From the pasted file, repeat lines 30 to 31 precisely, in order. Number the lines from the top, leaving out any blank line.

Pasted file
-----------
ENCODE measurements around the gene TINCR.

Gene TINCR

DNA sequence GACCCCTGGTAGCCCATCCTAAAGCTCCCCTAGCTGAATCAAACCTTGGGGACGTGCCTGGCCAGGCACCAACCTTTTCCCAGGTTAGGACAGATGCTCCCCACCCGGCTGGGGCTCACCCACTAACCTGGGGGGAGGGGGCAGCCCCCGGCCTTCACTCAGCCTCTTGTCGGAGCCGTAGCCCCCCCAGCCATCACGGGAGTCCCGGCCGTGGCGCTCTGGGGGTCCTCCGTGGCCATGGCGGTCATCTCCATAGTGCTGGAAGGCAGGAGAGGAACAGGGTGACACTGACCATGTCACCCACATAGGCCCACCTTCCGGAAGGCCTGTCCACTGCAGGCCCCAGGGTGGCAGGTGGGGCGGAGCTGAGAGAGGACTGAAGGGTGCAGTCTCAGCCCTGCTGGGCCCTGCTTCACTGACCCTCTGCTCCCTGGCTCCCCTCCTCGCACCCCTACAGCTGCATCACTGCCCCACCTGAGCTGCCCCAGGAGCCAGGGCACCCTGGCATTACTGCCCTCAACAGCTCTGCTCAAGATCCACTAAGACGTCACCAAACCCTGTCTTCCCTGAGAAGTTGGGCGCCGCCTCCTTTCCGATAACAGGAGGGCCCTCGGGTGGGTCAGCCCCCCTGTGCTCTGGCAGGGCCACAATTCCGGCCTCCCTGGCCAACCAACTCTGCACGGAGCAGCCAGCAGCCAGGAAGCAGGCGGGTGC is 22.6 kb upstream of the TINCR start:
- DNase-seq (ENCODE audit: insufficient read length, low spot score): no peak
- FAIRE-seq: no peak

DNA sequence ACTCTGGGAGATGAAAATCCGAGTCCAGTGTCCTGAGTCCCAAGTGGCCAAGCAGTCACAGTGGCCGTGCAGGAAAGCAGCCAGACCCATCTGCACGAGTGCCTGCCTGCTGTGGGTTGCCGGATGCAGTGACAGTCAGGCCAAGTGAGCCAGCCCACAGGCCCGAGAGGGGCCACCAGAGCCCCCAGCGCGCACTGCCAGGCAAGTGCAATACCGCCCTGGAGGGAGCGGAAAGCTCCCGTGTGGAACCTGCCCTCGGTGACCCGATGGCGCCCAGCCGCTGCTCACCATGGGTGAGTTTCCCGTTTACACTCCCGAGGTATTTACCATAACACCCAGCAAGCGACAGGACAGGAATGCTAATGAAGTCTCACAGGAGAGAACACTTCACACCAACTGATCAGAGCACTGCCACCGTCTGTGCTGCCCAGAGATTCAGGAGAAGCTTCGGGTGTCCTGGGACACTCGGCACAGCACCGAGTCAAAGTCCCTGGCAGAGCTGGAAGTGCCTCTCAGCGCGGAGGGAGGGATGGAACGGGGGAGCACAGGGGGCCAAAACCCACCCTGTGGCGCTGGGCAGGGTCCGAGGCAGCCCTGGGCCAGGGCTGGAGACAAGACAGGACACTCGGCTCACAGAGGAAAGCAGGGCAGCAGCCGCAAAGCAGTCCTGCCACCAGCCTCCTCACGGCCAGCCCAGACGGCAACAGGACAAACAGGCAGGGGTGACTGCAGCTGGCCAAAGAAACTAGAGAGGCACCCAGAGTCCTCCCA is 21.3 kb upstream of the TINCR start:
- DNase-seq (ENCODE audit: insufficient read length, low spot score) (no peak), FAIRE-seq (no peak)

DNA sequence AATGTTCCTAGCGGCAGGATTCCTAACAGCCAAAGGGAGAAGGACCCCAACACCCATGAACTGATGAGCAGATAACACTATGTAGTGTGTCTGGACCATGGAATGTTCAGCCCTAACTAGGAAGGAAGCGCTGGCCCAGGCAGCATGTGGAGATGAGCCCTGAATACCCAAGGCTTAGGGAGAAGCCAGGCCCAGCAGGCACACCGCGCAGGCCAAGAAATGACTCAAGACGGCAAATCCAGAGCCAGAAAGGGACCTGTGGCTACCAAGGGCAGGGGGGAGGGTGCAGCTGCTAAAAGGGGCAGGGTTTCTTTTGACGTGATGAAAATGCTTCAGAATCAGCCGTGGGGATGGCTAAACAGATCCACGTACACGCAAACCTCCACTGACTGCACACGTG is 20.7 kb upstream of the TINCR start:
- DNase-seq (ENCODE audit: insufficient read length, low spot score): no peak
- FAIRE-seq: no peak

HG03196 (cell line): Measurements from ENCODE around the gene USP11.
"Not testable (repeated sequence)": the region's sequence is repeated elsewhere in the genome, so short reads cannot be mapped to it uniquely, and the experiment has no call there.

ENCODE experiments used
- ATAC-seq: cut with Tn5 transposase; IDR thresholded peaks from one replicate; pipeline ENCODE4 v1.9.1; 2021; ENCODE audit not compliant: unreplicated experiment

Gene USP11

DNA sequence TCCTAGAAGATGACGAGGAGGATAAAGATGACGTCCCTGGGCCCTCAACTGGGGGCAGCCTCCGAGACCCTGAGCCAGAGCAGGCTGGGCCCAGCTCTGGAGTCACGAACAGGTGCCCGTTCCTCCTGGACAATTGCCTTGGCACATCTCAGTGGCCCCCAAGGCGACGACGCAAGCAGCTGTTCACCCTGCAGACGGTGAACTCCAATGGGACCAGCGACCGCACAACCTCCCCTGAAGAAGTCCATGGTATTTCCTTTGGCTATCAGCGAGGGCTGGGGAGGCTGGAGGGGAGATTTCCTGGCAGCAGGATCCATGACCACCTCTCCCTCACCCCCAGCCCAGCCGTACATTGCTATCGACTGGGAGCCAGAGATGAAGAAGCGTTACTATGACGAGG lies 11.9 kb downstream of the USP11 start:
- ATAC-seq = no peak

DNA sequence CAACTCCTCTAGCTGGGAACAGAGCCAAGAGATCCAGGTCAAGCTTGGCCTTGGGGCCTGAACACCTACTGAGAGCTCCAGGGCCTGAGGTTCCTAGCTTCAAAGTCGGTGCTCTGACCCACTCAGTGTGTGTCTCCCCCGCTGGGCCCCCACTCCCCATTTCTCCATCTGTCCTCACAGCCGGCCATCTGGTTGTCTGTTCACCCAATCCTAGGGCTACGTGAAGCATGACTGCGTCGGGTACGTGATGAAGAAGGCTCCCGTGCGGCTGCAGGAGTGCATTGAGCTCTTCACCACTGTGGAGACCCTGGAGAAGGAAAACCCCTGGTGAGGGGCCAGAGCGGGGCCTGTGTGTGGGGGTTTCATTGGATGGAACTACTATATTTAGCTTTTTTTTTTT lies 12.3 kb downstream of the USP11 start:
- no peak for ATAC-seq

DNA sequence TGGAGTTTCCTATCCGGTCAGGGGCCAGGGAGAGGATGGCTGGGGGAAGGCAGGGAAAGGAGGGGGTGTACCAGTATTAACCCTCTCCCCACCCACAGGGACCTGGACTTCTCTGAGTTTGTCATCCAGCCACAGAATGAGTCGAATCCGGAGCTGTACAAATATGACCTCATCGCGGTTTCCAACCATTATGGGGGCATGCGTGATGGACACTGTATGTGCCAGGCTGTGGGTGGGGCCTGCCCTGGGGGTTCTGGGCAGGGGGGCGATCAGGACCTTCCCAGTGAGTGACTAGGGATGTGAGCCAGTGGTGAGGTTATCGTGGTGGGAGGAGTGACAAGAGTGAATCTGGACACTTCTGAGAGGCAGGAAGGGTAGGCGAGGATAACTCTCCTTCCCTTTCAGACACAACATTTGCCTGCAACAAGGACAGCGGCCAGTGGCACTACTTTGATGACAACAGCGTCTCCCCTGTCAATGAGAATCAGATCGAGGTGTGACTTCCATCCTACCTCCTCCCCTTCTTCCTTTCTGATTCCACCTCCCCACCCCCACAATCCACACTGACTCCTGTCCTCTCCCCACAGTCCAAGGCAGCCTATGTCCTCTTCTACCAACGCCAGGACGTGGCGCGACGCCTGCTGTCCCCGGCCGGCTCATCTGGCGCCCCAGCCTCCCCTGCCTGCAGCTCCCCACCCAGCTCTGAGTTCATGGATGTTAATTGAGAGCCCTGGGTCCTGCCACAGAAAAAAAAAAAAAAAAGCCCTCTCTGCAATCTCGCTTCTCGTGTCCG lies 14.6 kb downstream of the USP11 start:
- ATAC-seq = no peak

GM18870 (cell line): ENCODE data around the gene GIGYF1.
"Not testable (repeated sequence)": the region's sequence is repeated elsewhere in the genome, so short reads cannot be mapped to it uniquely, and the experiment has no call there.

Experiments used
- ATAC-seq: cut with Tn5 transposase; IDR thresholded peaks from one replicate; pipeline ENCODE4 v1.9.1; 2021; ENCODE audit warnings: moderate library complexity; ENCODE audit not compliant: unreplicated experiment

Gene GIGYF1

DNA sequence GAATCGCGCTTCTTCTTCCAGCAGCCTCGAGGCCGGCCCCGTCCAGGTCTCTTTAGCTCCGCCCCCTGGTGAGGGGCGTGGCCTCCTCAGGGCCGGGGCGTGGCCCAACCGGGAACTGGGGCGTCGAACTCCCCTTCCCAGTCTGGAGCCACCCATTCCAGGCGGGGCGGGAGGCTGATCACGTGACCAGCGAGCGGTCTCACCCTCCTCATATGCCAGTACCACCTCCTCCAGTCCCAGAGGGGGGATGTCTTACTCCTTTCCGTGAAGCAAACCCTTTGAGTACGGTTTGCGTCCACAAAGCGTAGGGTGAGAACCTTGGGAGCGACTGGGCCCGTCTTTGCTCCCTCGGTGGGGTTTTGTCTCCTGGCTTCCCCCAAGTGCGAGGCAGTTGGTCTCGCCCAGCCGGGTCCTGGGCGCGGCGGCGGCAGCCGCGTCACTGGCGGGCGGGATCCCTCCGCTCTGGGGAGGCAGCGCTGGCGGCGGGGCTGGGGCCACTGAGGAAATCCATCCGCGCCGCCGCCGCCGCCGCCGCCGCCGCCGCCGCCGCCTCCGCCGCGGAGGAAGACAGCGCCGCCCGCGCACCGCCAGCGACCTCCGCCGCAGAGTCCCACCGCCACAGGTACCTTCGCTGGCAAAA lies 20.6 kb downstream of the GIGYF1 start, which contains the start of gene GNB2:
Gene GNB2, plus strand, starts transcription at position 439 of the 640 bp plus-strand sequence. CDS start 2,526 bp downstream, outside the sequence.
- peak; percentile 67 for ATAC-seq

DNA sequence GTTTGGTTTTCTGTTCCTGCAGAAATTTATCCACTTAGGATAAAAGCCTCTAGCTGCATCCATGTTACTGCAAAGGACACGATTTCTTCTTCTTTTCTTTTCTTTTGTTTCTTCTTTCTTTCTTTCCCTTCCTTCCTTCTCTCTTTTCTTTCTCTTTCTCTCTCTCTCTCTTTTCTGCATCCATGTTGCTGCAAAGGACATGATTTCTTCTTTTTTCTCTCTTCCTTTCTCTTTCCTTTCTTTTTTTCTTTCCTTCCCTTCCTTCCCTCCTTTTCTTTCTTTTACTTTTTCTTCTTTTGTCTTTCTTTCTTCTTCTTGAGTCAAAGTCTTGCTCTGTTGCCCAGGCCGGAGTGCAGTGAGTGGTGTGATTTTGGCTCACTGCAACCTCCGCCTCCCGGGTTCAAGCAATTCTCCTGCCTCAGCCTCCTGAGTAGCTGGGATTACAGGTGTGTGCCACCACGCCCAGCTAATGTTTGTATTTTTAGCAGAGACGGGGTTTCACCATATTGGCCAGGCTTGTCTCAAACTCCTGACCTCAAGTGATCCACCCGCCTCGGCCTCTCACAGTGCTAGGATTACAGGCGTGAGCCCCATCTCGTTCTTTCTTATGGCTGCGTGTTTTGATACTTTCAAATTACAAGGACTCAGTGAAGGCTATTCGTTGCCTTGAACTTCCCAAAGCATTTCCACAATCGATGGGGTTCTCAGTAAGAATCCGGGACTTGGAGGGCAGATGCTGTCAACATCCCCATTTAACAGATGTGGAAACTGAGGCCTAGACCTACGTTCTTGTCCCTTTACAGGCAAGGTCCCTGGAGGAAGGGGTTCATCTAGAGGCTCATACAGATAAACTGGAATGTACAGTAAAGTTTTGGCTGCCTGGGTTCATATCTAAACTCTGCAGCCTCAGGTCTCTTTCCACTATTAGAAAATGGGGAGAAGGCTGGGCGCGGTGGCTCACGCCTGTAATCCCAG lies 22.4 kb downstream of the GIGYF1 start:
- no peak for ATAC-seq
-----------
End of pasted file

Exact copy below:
DNA sequence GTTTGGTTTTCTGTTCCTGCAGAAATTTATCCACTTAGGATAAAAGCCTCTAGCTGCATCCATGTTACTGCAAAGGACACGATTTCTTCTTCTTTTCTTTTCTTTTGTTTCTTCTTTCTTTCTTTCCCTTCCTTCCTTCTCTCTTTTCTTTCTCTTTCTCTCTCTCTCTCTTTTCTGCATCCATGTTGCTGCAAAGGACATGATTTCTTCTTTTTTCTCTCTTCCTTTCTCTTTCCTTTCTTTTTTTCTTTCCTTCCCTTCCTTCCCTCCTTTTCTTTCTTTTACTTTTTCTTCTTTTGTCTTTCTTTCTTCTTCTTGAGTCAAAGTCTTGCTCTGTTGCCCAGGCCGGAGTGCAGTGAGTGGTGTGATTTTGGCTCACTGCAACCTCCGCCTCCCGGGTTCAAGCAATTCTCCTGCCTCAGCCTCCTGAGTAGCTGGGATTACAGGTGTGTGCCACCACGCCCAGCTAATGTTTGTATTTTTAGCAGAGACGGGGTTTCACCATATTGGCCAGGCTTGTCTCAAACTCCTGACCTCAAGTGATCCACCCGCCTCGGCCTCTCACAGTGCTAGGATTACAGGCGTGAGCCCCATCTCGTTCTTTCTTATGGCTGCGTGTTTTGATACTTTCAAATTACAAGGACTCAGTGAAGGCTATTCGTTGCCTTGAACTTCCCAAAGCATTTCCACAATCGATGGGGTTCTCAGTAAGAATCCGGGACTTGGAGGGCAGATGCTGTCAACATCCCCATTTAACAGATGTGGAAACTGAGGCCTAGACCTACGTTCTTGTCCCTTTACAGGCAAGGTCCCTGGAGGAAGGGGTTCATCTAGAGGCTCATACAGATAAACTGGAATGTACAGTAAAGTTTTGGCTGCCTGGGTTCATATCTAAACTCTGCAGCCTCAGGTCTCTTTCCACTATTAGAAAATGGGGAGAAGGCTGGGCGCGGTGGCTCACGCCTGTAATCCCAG lies 22.4 kb downstream of the GIGYF1 start:
- no peak for ATAC-seq